I chose to examine the 7th District congressional race because it was local to Woodbridge Township, the town where I live and work. There were four candidates running: Bob Franks, Republican; Maryanne Connelly, Democrat; Darren Young, Libertarian; and Richard C. Martin, NJ Conservative Party. This race was essentially text book. Bob Franks, Republican, the incumbent with a much larger bank account and a good amount of name recognition won with 52% of the vote beating Maryanne Connelly, Democrat who had 45% of the vote. The other two candidates whose total votes made up only 3% did nothing and the FEC had no record of contributions or expenditures. Thus focus of this paper will be exclusively on the race between Connelly and Franks.
My goal is to begin this paper by reviewing this race from the perspective of an interested but not active constituent. By this I mean someone who cares enough to read newspapers, watch televised debates, read direct mailings and talk to candidates should they make themselves available but not enough to go out of their way to contact the candidates.
The first part of this paper is written from that perspective. I will then take a look at the differences in the candidates' stands on issues, their finances, and the respective directions in their campaigns. Finally, I will take a look at the results and try to evaluate what could have been done differently to better inform voters and possibly create more interest in the process itself.
Tell me why I should vote for you I thought that by being a resident of Colonia NJ, a town in the 7th congressional district, I would have more then enough information available to me to make an informed decision. I could not have been more wrong. I can only speculate as to the reasons for this as I was not involved in either campaign. Woodbridge Township has approximately 31,476 registered voters, not all of whom live in the 7th district. 11,859 of these are registered as Democrats, 3071 are registered as Republicans, and 43 are listed as Independents. Obviously Woodbridge Township strongly favors Democratic candidates. The local government is comprised of a Democratic Mayor, a town council that is 100% Democratic, a Democratic state senator, a Democratic state assemblyperson and a Republican congressman. It is no surprise then that although Connelly did lose the district-wide election she did win in Woodbridge by a vote of 8,678 to Franks 6,394. Also Pete Dalina, a local tavern owner and father of one of our councilmen was running for County Freeholder. This probably brought out more democratic voters. This was a long-winded way of saying that it really would not matter who the democrats put on the ticket, that person probably would have won in Woodbridge. Using this as the basis for making decisions as to where to spend money in a campaign it would then not make sense to devote a lot of resources to Woodbridge Township with the exception of GOTV which is not usually paid for by the candidates anyway.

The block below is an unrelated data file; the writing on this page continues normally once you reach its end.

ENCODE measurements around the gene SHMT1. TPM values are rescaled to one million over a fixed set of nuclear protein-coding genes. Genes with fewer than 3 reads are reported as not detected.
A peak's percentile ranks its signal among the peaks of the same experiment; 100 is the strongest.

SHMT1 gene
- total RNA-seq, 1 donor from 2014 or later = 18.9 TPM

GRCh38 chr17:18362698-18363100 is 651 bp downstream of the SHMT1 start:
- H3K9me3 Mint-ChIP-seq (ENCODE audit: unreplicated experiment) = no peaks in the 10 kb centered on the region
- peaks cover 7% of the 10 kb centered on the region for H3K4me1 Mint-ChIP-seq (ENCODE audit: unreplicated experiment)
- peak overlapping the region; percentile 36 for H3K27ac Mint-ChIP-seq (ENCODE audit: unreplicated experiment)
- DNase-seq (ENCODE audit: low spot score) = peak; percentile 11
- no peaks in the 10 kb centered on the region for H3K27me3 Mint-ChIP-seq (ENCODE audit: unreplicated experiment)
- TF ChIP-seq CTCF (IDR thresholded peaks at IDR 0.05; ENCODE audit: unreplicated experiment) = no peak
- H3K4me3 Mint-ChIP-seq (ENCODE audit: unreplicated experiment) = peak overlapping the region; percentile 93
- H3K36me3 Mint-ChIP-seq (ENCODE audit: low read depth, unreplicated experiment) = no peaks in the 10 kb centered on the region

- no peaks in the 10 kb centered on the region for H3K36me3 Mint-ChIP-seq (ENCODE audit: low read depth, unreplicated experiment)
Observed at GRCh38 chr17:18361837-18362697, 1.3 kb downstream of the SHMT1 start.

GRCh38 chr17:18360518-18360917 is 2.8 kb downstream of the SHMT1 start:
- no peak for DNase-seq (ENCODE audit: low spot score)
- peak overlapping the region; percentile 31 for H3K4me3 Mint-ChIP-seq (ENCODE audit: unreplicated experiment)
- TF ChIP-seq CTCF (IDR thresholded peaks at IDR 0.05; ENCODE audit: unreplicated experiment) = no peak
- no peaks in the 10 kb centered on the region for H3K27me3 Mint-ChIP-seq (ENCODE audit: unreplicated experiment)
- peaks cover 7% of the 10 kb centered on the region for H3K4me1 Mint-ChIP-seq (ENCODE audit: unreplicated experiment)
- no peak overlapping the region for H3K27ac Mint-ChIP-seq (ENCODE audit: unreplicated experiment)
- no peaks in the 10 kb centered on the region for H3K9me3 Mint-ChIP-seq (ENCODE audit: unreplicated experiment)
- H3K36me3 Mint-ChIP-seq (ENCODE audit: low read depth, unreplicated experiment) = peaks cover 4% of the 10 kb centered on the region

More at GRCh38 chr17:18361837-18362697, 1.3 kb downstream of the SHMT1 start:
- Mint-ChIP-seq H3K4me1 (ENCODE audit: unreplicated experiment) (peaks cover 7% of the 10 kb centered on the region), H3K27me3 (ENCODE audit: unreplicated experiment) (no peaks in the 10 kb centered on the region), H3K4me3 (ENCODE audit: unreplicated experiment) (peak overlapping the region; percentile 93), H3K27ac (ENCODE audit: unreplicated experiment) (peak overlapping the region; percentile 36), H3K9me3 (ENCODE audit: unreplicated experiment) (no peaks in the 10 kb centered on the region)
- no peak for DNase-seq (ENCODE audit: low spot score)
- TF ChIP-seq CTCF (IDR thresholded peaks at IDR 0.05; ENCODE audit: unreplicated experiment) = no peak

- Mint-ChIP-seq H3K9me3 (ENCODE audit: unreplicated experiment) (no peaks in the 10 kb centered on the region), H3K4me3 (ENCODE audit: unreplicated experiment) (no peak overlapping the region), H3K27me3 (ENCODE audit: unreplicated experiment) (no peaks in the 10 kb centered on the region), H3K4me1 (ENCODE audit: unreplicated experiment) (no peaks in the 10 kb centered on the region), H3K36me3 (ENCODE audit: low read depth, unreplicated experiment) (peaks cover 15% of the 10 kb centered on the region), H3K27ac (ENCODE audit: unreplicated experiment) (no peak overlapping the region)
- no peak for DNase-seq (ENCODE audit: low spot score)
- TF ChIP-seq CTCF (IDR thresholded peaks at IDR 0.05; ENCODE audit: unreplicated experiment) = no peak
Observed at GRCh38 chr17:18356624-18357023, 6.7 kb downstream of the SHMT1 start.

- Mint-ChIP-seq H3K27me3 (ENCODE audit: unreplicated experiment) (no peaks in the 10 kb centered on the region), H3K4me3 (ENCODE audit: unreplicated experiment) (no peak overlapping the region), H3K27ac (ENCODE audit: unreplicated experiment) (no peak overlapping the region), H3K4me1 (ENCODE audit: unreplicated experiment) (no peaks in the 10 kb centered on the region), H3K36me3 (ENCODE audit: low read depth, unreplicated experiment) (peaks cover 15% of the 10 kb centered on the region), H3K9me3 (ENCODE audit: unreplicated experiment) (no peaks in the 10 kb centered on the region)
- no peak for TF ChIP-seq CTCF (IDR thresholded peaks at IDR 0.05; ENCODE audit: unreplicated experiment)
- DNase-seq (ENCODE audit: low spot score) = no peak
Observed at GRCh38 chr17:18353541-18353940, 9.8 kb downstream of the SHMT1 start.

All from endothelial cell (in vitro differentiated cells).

Most of the information I was able to gather was from coverage given by the free media. The first I read of Maryanne Connelly was on September 24 when the Home News Tribune ran an article about women congressional candidates. Connelly and Theresa de Leon were the only two women running for congress in New Jersey this year. The focus of this article was mostly about Connelly and her background as a retired AT&T employee and Fanwood mayor, but never touched upon any issues. There were a few articles mentioning Bob Franks but they were mostly in the context of his position on the Budget Committee and his opinions on the Bill Clinton sex scandal. It was not until the last two weeks of October that more information was being printed. This information was obviously fed to the writers of the articles by the candidates' offices. They contained basic background material and brief synopsis of the individual candidates' positions on issues.